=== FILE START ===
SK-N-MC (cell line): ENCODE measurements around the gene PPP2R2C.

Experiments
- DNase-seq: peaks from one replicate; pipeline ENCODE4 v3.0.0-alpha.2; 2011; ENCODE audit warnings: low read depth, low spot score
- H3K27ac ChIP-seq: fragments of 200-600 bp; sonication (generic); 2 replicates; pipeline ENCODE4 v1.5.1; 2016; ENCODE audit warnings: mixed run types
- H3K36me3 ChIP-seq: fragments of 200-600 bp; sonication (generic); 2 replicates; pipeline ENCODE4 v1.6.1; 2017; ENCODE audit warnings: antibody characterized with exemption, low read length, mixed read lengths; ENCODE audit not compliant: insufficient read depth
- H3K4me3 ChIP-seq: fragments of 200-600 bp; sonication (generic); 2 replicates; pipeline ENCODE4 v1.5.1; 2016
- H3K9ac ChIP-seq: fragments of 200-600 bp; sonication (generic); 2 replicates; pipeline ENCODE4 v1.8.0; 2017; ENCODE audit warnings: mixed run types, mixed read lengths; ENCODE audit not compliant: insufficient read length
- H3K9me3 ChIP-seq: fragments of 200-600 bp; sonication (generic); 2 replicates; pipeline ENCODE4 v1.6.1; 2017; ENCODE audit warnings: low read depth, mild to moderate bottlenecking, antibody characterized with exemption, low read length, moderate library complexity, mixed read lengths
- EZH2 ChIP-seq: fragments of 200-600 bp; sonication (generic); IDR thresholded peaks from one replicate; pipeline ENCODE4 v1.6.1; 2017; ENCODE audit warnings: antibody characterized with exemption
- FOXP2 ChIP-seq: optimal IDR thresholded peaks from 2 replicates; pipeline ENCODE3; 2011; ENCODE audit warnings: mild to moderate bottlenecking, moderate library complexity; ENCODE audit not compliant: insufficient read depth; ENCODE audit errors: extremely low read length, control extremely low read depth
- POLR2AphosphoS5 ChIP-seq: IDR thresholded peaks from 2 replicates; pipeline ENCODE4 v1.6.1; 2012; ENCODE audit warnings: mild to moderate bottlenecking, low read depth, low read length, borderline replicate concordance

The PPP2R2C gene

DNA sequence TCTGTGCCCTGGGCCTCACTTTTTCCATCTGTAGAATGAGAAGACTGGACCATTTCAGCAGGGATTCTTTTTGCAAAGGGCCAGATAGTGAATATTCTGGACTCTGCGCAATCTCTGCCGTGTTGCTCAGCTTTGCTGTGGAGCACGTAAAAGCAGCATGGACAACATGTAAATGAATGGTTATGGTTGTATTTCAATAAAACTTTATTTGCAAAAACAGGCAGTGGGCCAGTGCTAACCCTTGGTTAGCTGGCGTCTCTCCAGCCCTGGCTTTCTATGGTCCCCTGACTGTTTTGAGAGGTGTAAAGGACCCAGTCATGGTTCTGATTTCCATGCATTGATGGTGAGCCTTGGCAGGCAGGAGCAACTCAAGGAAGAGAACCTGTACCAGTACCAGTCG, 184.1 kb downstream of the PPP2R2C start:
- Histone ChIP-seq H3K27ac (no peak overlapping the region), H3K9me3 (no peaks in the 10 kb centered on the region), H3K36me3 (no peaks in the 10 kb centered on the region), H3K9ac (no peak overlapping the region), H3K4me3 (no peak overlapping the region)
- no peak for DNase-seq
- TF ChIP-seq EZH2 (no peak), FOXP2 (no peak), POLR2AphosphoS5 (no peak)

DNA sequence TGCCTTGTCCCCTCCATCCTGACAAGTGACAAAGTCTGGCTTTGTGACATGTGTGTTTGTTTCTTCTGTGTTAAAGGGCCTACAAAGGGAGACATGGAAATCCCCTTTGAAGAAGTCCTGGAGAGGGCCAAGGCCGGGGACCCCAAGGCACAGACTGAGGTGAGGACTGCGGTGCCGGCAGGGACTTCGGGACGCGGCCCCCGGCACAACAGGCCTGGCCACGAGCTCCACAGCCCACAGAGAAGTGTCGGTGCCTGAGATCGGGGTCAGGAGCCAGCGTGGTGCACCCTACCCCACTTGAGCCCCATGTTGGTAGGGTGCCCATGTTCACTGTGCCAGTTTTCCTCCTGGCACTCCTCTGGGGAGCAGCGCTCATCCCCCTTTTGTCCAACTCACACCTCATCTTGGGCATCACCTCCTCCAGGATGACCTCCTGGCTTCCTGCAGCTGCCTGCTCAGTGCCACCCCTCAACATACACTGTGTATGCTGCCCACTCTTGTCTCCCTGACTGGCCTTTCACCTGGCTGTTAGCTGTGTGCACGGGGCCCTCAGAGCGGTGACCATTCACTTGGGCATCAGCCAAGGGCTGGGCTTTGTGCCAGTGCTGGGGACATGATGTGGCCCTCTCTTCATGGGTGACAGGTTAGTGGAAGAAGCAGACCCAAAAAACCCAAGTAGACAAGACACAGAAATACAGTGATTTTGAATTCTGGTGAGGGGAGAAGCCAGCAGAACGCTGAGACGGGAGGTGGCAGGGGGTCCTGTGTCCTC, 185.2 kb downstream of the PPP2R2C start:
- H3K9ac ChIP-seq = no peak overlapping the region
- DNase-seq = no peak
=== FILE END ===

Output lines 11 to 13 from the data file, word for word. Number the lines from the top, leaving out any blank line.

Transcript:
- POLR2AphosphoS5 ChIP-seq: IDR thresholded peaks from 2 replicates; pipeline ENCODE4 v1.6.1; 2012; ENCODE audit warnings: mild to moderate bottlenecking, low read depth, low read length, borderline replicate concordance

The PPP2R2C gene

DNA sequence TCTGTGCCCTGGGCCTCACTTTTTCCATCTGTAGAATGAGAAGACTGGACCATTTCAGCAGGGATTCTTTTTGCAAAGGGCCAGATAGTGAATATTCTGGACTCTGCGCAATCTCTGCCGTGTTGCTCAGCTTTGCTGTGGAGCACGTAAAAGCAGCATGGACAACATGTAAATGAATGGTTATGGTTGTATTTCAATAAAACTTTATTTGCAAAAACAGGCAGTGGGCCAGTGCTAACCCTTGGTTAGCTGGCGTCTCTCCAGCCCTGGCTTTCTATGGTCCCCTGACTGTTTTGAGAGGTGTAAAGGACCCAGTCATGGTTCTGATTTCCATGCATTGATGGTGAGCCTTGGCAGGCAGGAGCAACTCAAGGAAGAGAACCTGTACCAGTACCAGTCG, 184.1 kb downstream of the PPP2R2C start: